About a year ago, Durham pitched the idea of this type of show to Fox Television, which prompted an outcry from fathers and men's rights activists and their sympathizers. The outcry was so loud that Fox dropped the program with no real explanation. Now, these same activists and sympathizers are attempting to silence Lifetime TV, so that the truth about deadbeat dads will remain a hidden secret.
The leaders of the Fox campaign as well as the new campaign are Glenn Sacks and Fathers & Families. Sacks touts himself as “by far the largest men’s and fathers’ issues blog in the world.” He has also recently become the Executive Director of Fathers & Families, which states that it “improves the lives of children and strengthens society by protecting the child’s right to the love and care of both parents after separation or divorce.”
To put everything into a nutshell, Sacks and Fathers & Families are strong proponents of the concept of shared parenting, which is a concept that all children of divorce should be ’shared equally’ by both parents. Essentially, in this arrangement, the kids would live with mom 50% of the time and dad 50% of the time. This means that men, who are now required to pay the bulk of all child support, would no longer be required to pay child support.
The Victim Dad
Sacks and his followers begin with the premise that men are victims of feminism and because of the feminist influence, men are also victims of the entire judicial system. They are demanding equality. For example, they attempt to minimize the devastating effects of domestic violence by continually mentioning that women allegedly commit domestic violence as often as men do. They wring their hands in agitation and despair that women allegedly receive little or no punishment for hitting a man while a man’s life is ‘totally ruined’ when he hits a woman. They do this despite no accurate studies which demonstrate the types and forms of domestic violence or the punishment meted out to the different sexes. Their discussions never include the numerous instances where men beat or even kill their female domestic partners.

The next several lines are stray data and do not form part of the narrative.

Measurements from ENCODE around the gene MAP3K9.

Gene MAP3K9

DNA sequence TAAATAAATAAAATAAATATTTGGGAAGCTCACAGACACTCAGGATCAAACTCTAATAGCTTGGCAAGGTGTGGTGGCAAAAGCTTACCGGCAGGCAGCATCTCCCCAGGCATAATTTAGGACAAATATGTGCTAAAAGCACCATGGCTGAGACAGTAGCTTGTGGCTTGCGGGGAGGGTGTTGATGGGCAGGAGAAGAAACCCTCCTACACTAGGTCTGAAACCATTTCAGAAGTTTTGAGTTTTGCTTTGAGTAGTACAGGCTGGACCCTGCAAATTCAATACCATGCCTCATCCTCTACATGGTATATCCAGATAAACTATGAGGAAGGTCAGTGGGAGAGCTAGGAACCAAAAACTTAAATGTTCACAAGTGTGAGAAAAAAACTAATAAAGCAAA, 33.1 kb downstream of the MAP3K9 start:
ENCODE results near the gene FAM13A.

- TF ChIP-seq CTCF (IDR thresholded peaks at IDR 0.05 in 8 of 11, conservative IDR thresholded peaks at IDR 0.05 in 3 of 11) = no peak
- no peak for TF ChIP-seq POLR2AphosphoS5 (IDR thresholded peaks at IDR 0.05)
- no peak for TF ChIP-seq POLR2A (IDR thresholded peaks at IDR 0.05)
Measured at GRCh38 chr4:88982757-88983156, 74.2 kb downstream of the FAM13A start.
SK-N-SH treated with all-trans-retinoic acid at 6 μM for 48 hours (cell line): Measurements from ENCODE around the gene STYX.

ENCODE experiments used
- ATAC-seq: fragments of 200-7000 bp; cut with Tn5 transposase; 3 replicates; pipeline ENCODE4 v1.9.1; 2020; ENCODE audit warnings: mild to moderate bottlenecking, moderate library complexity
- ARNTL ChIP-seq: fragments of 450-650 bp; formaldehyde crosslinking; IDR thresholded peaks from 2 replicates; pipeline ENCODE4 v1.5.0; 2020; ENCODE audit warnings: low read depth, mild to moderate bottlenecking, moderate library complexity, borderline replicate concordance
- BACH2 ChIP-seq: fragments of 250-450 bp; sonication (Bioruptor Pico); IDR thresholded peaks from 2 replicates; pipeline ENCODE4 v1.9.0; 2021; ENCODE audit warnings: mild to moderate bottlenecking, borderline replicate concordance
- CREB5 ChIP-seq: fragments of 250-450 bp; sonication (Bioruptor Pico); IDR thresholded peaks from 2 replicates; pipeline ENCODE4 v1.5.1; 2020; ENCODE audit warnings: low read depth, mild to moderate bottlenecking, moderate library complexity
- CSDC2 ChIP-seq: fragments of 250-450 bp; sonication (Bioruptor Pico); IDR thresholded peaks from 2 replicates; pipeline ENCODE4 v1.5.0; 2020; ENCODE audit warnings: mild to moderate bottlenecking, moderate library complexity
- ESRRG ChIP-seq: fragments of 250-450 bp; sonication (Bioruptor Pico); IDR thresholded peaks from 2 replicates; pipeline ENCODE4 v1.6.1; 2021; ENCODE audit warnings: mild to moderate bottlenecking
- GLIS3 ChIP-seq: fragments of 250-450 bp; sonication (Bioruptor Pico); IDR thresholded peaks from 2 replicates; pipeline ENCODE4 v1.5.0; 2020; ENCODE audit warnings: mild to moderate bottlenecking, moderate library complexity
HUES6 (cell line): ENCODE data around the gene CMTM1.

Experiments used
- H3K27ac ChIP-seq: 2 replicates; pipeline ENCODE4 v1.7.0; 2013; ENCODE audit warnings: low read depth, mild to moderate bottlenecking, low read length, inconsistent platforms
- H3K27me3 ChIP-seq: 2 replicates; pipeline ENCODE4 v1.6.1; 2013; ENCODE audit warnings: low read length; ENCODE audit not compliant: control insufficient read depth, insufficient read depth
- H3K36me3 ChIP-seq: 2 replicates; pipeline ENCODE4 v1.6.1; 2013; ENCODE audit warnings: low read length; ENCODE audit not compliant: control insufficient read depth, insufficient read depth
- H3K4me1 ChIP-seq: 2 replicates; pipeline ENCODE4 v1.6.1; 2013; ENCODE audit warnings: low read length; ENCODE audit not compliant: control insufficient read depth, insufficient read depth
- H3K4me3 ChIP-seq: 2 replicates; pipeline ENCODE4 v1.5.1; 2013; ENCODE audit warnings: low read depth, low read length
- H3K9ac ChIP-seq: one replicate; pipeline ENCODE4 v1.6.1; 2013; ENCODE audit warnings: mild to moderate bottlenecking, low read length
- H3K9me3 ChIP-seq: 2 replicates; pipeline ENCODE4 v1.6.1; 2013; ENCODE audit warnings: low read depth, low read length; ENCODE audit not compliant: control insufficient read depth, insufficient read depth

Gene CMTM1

The “victim mentality” requires that individuals will not accept any accountability for their own actions. When it comes to unpaid child support, Sacks & Company send a contradictory message when they state:
“Research clearly shows that most divorced dads pay their child support and remain a part of their children’s lives, often under difficult circumstances. In fact, federal government data shows that the overwhelming majority of “deadbeat dads” earn poverty level wages -- only 4% earn even $40,000 a year.”
What they are saying is that only poor people get divorced and, therefore, most child support is “difficult to pay” if it can be paid at all. The question that the deadbeat apologists avoid answering is -- If the majority of “deadbeat dads” are earning poverty level wages, how will they be able to afford to care for their children 50% of the time in a shared-parenting situation?
Sacks goes on to state in the same article:
“Deadbeat Dads kicks fathers while they’re down. Media reports show the majority of those losing their jobs in this recession are men, and child-support orders are notoriously difficult to modify downward. As the New York Times, the Boston Globe, and other papers have documented, these hard luck dads sometimes end up in jail.”
The statement that “these hard luck dads sometimes end up in jail” is not only misleading at best, but is ovious hype. While it is acknowledged that some men who are currently “laid off” may end up in jail, there is more to the story that Sacks doesn’t want you to know. The rest of the story is that those same men invariably had been refusing to pay child support for years before the recession hit, and when jobs were plentiful. They haven’t simply fallen behind because of the current recession. They were deadbeats before the recession. They will, if given the chance, continue to be deadbeats after the recession is over.
Sacks then goes on to further portray the so-called unfairness of the proposed television reality show by stating in the same article: